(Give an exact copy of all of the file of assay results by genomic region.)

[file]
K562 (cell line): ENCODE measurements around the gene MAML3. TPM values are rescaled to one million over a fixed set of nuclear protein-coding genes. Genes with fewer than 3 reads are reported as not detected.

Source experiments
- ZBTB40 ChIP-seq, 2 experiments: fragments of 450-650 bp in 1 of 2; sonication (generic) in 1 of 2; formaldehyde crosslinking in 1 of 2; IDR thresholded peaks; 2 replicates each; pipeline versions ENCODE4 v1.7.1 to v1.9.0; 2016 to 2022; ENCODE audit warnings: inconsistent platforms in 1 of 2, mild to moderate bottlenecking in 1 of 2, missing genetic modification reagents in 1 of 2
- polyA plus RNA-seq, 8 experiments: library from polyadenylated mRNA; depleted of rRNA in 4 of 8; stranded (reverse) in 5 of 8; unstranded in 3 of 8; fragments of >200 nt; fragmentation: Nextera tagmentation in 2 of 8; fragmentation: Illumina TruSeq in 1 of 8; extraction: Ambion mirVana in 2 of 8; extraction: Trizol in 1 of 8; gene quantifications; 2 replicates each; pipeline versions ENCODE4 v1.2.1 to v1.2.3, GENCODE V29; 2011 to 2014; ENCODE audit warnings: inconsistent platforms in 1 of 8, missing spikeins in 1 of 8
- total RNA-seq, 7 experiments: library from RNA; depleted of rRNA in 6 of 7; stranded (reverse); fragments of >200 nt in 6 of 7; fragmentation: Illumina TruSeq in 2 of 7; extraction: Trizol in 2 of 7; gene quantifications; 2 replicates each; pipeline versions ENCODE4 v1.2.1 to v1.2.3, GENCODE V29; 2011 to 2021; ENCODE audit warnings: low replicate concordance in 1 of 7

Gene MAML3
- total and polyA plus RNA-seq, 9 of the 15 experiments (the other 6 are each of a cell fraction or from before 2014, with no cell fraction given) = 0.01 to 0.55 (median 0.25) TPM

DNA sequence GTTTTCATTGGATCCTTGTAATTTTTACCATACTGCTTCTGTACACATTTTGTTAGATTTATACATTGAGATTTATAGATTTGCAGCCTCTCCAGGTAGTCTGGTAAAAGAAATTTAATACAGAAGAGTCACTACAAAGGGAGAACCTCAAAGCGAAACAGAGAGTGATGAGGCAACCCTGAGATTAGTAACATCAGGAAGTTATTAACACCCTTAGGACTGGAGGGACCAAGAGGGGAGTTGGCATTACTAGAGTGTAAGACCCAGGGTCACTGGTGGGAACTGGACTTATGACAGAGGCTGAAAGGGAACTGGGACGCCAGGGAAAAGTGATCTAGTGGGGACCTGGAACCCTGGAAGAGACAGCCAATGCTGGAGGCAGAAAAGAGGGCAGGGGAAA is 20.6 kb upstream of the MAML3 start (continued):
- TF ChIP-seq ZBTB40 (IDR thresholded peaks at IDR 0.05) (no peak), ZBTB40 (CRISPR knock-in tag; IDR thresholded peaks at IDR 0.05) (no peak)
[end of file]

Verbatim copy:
K562 (cell line): ENCODE measurements around the gene MAML3. TPM values are rescaled to one million over a fixed set of nuclear protein-coding genes. Genes with fewer than 3 reads are reported as not detected.

Source experiments
- ZBTB40 ChIP-seq, 2 experiments: fragments of 450-650 bp in 1 of 2; sonication (generic) in 1 of 2; formaldehyde crosslinking in 1 of 2; IDR thresholded peaks; 2 replicates each; pipeline versions ENCODE4 v1.7.1 to v1.9.0; 2016 to 2022; ENCODE audit warnings: inconsistent platforms in 1 of 2, mild to moderate bottlenecking in 1 of 2, missing genetic modification reagents in 1 of 2
- polyA plus RNA-seq, 8 experiments: library from polyadenylated mRNA; depleted of rRNA in 4 of 8; stranded (reverse) in 5 of 8; unstranded in 3 of 8; fragments of >200 nt; fragmentation: Nextera tagmentation in 2 of 8; fragmentation: Illumina TruSeq in 1 of 8; extraction: Ambion mirVana in 2 of 8; extraction: Trizol in 1 of 8; gene quantifications; 2 replicates each; pipeline versions ENCODE4 v1.2.1 to v1.2.3, GENCODE V29; 2011 to 2014; ENCODE audit warnings: inconsistent platforms in 1 of 8, missing spikeins in 1 of 8
- total RNA-seq, 7 experiments: library from RNA; depleted of rRNA in 6 of 7; stranded (reverse); fragments of >200 nt in 6 of 7; fragmentation: Illumina TruSeq in 2 of 7; extraction: Trizol in 2 of 7; gene quantifications; 2 replicates each; pipeline versions ENCODE4 v1.2.1 to v1.2.3, GENCODE V29; 2011 to 2021; ENCODE audit warnings: low replicate concordance in 1 of 7

Gene MAML3
- total and polyA plus RNA-seq, 9 of the 15 experiments (the other 6 are each of a cell fraction or from before 2014, with no cell fraction given) = 0.01 to 0.55 (median 0.25) TPM

DNA sequence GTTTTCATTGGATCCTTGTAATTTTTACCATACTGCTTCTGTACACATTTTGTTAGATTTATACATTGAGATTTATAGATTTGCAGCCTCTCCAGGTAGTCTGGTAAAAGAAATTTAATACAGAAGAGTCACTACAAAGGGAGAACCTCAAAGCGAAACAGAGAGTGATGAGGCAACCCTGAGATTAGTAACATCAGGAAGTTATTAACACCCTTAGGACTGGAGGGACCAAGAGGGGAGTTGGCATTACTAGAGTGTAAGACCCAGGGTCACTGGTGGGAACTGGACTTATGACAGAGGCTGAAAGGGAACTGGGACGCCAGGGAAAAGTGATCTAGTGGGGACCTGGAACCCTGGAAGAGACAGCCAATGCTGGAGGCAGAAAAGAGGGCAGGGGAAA is 20.6 kb upstream of the MAML3 start (continued):
- TF ChIP-seq ZBTB40 (IDR thresholded peaks at IDR 0.05) (no peak), ZBTB40 (CRISPR knock-in tag; IDR thresholded peaks at IDR 0.05) (no peak)